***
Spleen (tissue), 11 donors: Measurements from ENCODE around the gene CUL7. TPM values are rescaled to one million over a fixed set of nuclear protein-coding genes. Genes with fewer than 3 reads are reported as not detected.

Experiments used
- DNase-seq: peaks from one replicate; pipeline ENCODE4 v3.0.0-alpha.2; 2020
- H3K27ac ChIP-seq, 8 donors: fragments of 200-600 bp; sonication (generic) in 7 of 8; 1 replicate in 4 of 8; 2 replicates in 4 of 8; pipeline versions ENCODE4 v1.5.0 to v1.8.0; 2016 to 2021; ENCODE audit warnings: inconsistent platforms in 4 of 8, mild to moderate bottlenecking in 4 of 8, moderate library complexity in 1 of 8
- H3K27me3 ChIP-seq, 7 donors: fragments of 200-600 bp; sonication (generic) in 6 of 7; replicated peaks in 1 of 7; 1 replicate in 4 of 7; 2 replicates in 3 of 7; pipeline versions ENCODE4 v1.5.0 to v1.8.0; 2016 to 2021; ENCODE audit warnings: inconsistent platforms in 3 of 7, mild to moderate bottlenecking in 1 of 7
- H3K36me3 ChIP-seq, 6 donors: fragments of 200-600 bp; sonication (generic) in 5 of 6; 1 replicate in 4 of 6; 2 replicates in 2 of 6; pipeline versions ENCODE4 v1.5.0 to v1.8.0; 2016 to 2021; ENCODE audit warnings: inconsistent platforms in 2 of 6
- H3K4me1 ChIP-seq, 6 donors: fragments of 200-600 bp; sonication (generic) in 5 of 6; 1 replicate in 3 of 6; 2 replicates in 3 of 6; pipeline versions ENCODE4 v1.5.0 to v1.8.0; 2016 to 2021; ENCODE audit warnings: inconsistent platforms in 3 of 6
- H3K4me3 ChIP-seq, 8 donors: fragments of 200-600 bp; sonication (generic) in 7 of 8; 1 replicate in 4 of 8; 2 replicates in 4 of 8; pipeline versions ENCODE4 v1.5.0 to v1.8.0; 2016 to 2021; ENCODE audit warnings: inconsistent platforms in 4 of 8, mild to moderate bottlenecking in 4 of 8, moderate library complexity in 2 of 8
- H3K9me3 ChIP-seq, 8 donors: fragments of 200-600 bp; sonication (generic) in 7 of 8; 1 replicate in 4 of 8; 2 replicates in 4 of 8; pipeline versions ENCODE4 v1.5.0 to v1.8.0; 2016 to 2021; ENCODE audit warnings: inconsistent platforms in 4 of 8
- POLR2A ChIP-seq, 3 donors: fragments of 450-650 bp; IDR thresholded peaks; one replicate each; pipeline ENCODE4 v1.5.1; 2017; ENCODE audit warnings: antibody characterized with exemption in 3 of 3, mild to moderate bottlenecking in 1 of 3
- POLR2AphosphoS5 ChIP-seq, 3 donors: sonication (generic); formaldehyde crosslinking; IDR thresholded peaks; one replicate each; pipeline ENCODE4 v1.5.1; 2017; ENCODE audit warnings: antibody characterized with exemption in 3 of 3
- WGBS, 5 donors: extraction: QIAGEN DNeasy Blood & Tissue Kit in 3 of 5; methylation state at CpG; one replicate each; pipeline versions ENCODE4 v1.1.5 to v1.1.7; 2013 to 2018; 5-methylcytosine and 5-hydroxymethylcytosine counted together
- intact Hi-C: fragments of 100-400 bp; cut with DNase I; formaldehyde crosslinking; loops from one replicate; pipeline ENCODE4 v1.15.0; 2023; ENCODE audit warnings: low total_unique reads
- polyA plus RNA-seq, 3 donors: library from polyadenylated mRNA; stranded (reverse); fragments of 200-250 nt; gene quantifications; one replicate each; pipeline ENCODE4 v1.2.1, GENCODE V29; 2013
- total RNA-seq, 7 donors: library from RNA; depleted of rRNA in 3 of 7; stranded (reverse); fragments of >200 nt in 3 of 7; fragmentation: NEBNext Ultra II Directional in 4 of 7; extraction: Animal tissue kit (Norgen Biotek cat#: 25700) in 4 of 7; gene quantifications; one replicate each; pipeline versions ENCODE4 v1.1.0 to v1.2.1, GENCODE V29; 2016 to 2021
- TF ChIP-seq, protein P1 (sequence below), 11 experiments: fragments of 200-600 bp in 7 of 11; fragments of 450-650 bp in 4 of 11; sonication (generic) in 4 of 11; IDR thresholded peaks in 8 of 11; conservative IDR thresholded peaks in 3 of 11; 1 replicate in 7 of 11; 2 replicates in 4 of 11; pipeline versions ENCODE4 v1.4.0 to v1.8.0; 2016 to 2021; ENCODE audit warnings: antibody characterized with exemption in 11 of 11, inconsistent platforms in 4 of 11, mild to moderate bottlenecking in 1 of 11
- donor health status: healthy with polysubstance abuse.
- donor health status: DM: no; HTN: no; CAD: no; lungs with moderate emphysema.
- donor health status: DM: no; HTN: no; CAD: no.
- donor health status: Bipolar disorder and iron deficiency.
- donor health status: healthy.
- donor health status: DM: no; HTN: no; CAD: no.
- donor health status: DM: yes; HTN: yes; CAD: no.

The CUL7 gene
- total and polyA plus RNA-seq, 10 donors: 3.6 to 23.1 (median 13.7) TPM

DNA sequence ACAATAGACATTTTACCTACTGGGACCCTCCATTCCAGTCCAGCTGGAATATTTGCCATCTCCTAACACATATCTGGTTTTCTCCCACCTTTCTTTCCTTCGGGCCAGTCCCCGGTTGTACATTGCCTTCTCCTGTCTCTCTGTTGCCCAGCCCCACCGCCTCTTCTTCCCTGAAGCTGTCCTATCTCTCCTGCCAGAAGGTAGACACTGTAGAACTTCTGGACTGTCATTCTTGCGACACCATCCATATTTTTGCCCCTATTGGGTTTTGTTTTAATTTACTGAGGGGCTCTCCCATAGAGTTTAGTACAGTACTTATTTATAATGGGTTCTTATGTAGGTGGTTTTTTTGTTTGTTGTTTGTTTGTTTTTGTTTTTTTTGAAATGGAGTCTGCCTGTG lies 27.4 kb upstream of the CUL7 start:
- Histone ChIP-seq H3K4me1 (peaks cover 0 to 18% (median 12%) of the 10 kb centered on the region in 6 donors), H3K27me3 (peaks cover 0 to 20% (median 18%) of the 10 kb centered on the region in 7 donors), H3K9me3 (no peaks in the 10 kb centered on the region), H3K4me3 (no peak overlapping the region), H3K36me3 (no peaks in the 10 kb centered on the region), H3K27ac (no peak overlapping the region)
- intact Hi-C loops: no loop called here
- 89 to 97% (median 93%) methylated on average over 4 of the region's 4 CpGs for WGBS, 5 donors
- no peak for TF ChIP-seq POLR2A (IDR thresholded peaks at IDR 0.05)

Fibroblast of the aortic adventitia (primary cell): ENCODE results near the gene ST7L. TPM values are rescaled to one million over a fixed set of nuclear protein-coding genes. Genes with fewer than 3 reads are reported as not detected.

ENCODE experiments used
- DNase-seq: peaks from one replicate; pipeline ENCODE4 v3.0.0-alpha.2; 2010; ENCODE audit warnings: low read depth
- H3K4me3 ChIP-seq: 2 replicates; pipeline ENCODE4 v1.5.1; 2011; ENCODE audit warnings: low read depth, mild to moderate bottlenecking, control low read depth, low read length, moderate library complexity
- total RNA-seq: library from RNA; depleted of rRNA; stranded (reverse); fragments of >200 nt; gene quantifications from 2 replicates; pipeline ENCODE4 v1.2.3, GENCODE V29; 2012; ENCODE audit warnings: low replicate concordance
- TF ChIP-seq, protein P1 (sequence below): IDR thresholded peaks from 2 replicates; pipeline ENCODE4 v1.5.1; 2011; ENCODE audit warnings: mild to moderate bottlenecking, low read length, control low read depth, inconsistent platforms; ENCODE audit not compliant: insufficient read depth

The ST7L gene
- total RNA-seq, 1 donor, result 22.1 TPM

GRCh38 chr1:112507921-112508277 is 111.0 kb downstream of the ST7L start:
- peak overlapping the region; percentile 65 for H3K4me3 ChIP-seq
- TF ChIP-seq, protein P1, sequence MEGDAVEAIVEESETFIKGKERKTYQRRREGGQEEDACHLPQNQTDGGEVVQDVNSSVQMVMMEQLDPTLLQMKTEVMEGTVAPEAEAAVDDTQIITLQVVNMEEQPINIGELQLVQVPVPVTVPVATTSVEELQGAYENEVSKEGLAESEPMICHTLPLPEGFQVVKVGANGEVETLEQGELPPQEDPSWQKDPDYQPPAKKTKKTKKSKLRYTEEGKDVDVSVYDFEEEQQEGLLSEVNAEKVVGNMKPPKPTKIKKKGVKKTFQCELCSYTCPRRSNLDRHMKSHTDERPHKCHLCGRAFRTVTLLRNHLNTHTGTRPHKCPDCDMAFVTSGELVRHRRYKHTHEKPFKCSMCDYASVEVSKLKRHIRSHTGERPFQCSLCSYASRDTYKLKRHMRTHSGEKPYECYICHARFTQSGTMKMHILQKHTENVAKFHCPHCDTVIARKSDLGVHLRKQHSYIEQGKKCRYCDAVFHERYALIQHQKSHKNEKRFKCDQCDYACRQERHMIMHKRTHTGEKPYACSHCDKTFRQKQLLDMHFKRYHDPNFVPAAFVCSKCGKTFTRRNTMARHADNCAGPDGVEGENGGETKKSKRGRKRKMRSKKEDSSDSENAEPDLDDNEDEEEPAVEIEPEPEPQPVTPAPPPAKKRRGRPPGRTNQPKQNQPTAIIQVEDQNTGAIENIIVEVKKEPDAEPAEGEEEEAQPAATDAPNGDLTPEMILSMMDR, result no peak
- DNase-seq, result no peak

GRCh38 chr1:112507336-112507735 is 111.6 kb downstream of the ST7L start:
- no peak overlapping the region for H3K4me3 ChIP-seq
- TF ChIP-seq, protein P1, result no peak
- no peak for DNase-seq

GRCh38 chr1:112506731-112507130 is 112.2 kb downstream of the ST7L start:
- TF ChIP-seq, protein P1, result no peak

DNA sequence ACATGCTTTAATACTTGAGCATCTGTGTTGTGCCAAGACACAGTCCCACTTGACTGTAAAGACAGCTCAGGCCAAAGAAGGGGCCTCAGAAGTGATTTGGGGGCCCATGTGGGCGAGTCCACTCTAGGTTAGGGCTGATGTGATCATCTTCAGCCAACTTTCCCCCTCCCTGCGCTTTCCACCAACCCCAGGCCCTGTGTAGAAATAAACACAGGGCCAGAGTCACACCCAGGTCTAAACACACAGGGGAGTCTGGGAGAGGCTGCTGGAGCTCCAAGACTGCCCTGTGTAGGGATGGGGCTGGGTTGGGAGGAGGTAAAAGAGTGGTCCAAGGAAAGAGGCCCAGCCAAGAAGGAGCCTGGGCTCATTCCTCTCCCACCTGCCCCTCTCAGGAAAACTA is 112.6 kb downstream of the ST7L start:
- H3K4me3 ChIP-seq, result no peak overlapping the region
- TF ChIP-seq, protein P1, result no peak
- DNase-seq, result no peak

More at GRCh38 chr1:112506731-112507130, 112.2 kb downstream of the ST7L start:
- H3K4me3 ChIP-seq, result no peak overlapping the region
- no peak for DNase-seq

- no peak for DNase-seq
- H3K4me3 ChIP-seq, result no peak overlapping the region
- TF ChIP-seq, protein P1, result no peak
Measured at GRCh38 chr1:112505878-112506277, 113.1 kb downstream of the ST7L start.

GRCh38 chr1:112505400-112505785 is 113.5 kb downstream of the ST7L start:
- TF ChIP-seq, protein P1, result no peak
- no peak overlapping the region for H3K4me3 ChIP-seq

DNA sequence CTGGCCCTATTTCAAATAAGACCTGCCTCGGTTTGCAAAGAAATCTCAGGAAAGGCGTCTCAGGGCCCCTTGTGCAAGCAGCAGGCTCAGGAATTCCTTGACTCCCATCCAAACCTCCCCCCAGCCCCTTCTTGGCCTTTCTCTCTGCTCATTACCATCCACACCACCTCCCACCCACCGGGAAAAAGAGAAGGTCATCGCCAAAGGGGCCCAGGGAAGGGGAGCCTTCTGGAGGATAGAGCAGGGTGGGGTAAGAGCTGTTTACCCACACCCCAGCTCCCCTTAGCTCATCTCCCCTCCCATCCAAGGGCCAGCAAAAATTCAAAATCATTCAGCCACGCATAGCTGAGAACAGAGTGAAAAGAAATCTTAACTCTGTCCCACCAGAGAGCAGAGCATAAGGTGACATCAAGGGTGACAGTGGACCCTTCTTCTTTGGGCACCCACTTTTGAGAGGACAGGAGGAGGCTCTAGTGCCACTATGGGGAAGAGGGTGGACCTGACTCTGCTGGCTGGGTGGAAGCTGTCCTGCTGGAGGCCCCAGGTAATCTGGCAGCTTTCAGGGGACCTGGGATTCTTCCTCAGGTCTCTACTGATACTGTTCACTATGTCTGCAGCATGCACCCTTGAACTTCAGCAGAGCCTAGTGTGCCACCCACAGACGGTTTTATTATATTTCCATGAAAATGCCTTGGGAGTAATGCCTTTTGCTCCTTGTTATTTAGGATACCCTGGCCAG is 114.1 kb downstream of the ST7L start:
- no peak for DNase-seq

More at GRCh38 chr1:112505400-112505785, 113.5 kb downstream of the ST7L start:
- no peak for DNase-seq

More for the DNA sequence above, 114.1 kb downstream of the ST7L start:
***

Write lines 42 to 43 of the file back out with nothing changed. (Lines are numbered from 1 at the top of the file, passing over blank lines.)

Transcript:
- DNase-seq, result no peak

GRCh38 chr1:112507336-112507735 is 111.6 kb downstream of the ST7L start: